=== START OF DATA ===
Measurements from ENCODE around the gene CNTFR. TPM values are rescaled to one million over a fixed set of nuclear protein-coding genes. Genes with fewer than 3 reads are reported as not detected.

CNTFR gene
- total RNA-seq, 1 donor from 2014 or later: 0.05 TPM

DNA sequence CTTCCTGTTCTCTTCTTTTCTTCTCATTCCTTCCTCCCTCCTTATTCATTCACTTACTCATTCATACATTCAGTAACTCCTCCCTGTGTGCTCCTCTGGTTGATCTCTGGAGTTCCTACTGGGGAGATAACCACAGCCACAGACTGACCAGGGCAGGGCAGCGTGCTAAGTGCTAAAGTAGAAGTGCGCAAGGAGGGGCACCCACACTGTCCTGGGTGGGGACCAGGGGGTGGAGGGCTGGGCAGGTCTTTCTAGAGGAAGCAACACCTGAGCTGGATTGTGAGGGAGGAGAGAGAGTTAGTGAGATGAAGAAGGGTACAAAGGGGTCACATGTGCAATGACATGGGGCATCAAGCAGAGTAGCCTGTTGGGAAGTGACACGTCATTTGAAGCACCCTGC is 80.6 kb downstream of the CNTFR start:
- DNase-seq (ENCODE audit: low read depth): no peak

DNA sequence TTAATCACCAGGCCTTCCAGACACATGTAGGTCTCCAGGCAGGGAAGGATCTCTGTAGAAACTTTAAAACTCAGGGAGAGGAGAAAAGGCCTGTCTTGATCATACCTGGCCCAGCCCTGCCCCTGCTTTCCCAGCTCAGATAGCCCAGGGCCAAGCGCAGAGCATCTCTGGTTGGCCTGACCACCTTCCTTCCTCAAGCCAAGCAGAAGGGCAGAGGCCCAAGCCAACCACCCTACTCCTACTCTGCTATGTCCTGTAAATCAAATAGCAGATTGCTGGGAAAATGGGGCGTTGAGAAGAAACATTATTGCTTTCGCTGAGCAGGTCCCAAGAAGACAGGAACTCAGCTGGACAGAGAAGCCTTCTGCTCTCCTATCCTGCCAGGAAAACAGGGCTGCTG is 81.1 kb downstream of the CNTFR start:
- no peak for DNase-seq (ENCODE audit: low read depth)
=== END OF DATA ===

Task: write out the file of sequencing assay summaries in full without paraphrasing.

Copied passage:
Measurements from ENCODE around the gene CNTFR. TPM values are rescaled to one million over a fixed set of nuclear protein-coding genes. Genes with fewer than 3 reads are reported as not detected.

CNTFR gene
- total RNA-seq, 1 donor from 2014 or later: 0.05 TPM

DNA sequence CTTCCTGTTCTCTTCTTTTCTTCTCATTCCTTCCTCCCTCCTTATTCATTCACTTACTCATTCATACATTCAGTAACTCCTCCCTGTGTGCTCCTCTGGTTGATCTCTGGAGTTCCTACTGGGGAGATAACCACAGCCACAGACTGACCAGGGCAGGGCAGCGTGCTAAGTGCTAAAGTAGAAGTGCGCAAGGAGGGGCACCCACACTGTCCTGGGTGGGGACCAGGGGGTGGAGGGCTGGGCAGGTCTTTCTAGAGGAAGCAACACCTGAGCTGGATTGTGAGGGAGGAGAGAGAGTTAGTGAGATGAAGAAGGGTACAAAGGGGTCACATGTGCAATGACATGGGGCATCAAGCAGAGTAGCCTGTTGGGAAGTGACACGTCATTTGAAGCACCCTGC is 80.6 kb downstream of the CNTFR start:
- DNase-seq (ENCODE audit: low read depth): no peak

DNA sequence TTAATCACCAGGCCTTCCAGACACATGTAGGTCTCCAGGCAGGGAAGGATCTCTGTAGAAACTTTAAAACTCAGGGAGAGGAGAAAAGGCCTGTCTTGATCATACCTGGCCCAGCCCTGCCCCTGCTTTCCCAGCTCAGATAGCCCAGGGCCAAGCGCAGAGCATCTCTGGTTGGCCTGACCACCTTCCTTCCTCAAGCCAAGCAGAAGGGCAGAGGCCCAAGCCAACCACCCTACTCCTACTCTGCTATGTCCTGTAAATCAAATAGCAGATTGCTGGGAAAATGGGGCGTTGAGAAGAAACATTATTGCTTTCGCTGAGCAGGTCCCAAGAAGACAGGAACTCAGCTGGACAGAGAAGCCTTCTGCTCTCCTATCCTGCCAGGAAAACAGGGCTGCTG is 81.1 kb downstream of the CNTFR start:
- no peak for DNase-seq (ENCODE audit: low read depth)